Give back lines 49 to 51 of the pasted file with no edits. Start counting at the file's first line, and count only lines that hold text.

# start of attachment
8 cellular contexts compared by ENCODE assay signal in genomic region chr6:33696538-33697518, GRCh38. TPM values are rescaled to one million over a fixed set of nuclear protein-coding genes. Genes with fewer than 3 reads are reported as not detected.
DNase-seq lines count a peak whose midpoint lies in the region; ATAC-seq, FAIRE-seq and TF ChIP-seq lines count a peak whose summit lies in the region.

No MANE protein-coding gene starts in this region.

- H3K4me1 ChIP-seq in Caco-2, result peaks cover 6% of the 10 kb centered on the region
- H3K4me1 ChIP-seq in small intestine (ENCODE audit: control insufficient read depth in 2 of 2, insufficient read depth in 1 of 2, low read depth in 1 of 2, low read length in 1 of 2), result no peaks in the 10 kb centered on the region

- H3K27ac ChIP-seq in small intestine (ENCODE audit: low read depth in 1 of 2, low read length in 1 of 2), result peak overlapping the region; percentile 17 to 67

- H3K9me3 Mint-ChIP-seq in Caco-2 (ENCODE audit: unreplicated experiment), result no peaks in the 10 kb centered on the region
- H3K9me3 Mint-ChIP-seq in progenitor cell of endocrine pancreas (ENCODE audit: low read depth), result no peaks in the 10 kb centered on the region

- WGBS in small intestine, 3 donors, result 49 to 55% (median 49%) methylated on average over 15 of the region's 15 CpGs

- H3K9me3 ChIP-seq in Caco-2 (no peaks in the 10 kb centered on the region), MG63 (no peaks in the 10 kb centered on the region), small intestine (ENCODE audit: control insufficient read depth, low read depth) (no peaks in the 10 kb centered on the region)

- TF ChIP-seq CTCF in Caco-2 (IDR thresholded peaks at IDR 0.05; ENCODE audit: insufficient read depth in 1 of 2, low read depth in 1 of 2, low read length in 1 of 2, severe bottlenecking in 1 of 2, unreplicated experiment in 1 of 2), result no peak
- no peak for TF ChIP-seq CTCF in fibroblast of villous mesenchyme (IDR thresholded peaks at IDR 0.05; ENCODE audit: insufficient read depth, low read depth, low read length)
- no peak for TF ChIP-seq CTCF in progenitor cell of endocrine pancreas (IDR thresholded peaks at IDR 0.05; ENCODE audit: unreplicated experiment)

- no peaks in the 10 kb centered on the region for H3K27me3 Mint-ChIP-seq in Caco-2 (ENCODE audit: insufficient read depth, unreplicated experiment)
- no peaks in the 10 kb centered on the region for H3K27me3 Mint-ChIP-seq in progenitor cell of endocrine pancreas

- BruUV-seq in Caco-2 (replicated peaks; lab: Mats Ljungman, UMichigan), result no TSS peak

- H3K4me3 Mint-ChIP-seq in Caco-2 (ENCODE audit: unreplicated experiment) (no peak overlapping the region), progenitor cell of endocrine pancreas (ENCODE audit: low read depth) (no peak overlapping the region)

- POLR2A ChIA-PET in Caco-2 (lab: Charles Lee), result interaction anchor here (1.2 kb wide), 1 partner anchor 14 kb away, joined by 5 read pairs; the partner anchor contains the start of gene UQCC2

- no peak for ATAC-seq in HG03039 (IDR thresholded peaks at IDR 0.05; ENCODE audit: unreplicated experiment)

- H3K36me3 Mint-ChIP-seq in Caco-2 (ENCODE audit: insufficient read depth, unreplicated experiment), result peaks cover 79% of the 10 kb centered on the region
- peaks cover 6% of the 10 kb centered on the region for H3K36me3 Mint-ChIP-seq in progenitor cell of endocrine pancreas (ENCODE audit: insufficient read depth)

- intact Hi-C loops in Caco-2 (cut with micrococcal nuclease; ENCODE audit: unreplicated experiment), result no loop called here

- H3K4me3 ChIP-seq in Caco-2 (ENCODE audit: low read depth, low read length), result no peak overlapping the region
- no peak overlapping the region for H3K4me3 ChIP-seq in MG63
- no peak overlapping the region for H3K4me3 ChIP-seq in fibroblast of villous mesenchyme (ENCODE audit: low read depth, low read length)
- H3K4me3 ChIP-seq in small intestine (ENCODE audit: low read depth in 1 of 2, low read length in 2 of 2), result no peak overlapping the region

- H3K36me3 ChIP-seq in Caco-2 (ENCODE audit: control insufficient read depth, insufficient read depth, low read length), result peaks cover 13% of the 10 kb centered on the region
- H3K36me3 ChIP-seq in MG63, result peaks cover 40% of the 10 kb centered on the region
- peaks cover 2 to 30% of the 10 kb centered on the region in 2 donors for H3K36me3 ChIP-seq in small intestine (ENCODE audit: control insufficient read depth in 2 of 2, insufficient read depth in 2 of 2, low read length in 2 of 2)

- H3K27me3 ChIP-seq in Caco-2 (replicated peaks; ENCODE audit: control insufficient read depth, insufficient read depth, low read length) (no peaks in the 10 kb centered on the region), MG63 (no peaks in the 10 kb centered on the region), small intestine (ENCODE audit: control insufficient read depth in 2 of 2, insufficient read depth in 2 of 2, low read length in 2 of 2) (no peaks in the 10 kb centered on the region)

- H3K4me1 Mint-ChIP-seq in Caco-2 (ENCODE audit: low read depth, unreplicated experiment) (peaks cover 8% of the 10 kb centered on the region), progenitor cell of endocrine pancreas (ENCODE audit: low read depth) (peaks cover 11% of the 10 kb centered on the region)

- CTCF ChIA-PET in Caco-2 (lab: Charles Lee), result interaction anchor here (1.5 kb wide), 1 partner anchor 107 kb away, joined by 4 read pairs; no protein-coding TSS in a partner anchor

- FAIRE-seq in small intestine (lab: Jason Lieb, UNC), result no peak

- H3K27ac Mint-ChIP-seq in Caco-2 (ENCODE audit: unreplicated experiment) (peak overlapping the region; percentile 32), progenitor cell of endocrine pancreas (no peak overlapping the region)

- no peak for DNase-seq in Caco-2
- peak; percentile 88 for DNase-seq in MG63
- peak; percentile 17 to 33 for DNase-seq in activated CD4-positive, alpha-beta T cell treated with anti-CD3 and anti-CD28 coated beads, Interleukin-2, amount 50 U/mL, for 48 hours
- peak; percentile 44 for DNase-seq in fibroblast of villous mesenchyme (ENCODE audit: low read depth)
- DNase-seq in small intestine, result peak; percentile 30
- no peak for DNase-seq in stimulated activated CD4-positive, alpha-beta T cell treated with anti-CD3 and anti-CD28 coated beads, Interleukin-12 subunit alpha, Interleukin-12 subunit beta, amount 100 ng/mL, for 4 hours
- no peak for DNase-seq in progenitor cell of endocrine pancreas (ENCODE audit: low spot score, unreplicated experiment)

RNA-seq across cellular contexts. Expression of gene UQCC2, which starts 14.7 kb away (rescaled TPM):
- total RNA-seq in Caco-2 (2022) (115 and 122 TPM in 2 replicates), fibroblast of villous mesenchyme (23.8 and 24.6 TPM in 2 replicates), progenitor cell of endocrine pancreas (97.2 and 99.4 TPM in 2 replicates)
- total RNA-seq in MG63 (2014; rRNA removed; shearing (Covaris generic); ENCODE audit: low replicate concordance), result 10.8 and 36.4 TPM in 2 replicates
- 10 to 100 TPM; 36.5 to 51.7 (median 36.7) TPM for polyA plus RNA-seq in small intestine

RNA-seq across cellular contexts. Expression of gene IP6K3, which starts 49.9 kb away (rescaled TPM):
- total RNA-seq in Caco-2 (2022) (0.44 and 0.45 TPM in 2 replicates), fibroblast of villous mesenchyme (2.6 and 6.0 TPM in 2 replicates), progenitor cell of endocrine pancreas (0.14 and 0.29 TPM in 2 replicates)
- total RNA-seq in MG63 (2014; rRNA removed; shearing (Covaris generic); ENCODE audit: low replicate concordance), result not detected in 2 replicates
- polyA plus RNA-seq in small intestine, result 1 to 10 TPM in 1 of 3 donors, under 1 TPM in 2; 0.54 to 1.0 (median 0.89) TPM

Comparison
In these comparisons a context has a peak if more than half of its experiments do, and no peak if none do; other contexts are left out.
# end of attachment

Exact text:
- polyA plus RNA-seq in small intestine, result 1 to 10 TPM in 1 of 3 donors, under 1 TPM in 2; 0.54 to 1.0 (median 0.89) TPM

Comparison
In these comparisons a context has a peak if more than half of its experiments do, and no peak if none do; other contexts are left out.